Elaine May is another one of my heroes. I’m desperate to play her in a biopic or something like one. Mikey and Nicky isn’t my favorite May movie—that’d be A New Leaf or The Heartbreak Kid—but I had to put her on my list. It’s crazy to me how many people don’t know who she is. She’s a legendary comedian who has been around since the ’60s and one of the first great performers doing long-form improv. The fact that she became a filmmaker at a time when there were so few women behind the camera is incredible—and she was going up against huge studios and getting into massive legal battles. She was this tiny, funny woman who didn’t give a fuck. With Mikey and Nicky, I just love to imagine her directing these big guys and how much fun they must’ve had. It’s cool as shit.
Barbara Loden is fascinating, and Wanda is the kind of movie I’d love to make one day. She wrote, directed, and starred in it, and she plays a woman who gives up her children—all of that makes for a powerful statement. It’s also set in a coal-mining town relatively near to where I grew up in Delaware, so the locations feel familiar. In the film, her character comes off as impressionable, not so smart, and unhinged, and yet Loden is also behind the camera, controlling her image. The fact that she takes on both of these opposite-seeming roles is inspiring.
Maybe this is an unoriginal choice, but this film never gets old. Plus, I just spent five months in Italy, so the country is fresh on my mind. I shot a movie and season two of The White Lotus there, and I thought a lot about Fellini because, at times, we were somewhat close to Cinecittà. 8½ captures the magic and insanity of making movies—and there’s nothing I love more.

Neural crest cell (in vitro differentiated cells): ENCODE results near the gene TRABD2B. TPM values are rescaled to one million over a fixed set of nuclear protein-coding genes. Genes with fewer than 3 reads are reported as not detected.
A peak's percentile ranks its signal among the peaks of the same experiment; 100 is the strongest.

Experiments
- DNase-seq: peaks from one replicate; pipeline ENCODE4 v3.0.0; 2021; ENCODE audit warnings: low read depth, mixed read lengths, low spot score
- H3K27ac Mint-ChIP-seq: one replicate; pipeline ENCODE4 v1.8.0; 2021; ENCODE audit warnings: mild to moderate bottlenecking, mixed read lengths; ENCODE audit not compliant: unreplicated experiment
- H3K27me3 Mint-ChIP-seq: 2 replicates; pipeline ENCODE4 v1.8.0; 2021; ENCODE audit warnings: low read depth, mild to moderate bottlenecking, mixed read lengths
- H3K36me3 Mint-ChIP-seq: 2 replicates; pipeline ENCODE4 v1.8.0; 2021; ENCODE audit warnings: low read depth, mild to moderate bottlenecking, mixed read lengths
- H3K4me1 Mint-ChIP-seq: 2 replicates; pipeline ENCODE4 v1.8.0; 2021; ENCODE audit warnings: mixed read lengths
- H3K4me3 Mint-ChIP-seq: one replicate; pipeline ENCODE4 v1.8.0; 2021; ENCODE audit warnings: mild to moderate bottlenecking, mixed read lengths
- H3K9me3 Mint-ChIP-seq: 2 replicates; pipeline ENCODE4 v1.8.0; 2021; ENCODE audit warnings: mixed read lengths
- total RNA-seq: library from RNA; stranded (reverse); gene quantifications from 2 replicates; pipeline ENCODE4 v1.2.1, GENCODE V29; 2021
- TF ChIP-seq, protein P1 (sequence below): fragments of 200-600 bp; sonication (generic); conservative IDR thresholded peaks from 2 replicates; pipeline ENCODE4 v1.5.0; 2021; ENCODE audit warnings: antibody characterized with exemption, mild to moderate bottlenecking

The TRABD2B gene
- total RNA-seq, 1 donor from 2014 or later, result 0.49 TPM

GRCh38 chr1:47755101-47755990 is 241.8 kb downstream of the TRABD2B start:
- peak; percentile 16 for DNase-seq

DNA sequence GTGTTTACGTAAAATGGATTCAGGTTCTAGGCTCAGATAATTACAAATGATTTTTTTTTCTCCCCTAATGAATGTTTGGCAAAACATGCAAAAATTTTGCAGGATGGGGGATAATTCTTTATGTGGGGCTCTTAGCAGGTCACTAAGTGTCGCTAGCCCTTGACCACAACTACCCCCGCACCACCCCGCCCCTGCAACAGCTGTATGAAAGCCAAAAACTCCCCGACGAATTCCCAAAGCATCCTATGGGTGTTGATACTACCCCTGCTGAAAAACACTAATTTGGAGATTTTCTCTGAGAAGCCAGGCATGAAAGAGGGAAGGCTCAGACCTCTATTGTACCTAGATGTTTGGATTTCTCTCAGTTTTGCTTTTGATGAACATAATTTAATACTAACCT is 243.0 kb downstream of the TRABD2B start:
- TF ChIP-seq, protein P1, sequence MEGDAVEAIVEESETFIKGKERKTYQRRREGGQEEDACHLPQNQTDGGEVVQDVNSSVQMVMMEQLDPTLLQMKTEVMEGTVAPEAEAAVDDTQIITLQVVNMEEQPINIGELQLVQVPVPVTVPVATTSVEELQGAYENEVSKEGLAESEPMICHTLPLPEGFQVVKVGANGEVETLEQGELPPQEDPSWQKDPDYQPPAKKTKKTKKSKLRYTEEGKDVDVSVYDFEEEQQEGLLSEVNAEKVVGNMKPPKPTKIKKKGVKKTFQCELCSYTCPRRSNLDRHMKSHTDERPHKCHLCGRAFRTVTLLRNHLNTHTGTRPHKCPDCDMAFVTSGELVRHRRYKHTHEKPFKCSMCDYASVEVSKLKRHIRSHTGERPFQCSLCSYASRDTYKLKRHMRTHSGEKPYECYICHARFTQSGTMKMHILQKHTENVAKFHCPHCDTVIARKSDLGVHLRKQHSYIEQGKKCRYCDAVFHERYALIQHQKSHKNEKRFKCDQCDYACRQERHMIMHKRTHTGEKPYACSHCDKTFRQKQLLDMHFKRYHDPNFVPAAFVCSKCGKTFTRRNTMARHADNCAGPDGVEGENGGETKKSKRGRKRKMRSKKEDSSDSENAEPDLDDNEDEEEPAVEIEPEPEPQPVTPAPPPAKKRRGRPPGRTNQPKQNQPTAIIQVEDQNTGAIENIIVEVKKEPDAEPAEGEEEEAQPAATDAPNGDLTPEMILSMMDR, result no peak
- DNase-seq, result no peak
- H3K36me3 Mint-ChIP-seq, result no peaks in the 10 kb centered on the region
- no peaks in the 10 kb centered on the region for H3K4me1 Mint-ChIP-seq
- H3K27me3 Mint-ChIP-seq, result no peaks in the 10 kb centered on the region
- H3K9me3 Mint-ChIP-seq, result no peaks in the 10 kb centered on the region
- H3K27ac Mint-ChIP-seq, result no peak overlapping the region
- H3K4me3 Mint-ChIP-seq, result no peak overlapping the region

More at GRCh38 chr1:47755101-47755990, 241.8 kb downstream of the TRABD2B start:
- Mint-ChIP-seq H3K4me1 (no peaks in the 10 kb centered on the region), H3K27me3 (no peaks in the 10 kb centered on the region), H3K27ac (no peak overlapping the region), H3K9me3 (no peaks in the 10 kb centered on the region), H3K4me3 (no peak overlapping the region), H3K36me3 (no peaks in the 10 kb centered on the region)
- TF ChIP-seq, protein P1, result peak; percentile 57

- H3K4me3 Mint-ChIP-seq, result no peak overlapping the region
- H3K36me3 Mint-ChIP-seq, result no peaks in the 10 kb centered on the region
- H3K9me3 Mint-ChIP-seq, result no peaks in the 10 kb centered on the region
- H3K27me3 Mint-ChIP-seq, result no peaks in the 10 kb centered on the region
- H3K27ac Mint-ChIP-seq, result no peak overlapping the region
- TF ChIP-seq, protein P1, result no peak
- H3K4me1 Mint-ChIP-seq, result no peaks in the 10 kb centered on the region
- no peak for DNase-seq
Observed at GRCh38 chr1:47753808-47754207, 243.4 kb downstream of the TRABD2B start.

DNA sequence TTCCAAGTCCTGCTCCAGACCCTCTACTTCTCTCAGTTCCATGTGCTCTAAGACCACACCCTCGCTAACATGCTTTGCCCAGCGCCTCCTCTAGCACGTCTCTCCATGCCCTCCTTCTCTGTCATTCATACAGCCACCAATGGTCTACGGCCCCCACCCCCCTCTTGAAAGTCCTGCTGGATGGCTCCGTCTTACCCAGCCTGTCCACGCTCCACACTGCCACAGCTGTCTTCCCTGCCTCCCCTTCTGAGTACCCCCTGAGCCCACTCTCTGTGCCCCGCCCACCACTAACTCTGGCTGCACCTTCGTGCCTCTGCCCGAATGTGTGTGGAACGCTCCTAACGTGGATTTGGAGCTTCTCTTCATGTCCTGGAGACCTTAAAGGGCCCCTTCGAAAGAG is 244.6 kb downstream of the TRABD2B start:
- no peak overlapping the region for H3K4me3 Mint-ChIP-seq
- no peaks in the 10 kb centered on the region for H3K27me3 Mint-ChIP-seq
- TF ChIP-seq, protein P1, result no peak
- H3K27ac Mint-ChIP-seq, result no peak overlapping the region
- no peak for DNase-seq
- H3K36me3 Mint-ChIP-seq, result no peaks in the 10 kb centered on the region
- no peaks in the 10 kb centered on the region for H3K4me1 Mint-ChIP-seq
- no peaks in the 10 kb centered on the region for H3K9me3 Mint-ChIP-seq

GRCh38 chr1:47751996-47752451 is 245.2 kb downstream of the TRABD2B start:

Bret Easton Ellis’s Top 10
Bret Easton Ellis sent us his ten favorite Criterion films in alphabetical order, with the caveat that his list “could have been different last week and it might be different next week.”
Hossein Amini’s Top 10
The Iranian-British Hossein Amini received an Academy Award nomination for his 1997 screenplay adaptation of Henry James’s The Wings of the Dove and wrote the screenplays for Jude (1995), The Four Feathers (2002), and Drive (2011).
Leanne Shapton’s Top 10
An artist, art director, illustrator, and publisher based in New York City, Leanne Shapton designed the covers of the Criterion releases Kicking and Screaming and Cría cuervos . . . , and is the author of Was She Pretty?
Marcel Dzama’s Top 10
The Winnipeg sculptor, painter, and collage artist Marcel Dzama’s eclectic choices for his top ten range from avant-garde underwater shorts (Painlevé) to noir (The Third Man) to New Wave (The Fire Within) to contemporary experimental (Guy Maddin).